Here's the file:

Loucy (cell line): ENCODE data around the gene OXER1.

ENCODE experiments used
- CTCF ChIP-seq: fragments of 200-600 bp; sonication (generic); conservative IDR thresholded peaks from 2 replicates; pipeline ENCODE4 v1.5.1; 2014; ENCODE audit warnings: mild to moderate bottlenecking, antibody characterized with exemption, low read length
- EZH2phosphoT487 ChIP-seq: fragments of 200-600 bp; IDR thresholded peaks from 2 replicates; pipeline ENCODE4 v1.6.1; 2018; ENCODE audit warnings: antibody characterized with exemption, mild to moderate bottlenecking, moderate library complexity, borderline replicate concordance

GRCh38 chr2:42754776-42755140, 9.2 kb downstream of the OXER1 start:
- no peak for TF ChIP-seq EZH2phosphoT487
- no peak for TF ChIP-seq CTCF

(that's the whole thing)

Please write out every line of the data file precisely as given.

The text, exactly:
Loucy (cell line): ENCODE data around the gene OXER1.

ENCODE experiments used
- CTCF ChIP-seq: fragments of 200-600 bp; sonication (generic); conservative IDR thresholded peaks from 2 replicates; pipeline ENCODE4 v1.5.1; 2014; ENCODE audit warnings: mild to moderate bottlenecking, antibody characterized with exemption, low read length
- EZH2phosphoT487 ChIP-seq: fragments of 200-600 bp; IDR thresholded peaks from 2 replicates; pipeline ENCODE4 v1.6.1; 2018; ENCODE audit warnings: antibody characterized with exemption, mild to moderate bottlenecking, moderate library complexity, borderline replicate concordance

GRCh38 chr2:42754776-42755140, 9.2 kb downstream of the OXER1 start:
- no peak for TF ChIP-seq EZH2phosphoT487
- no peak for TF ChIP-seq CTCF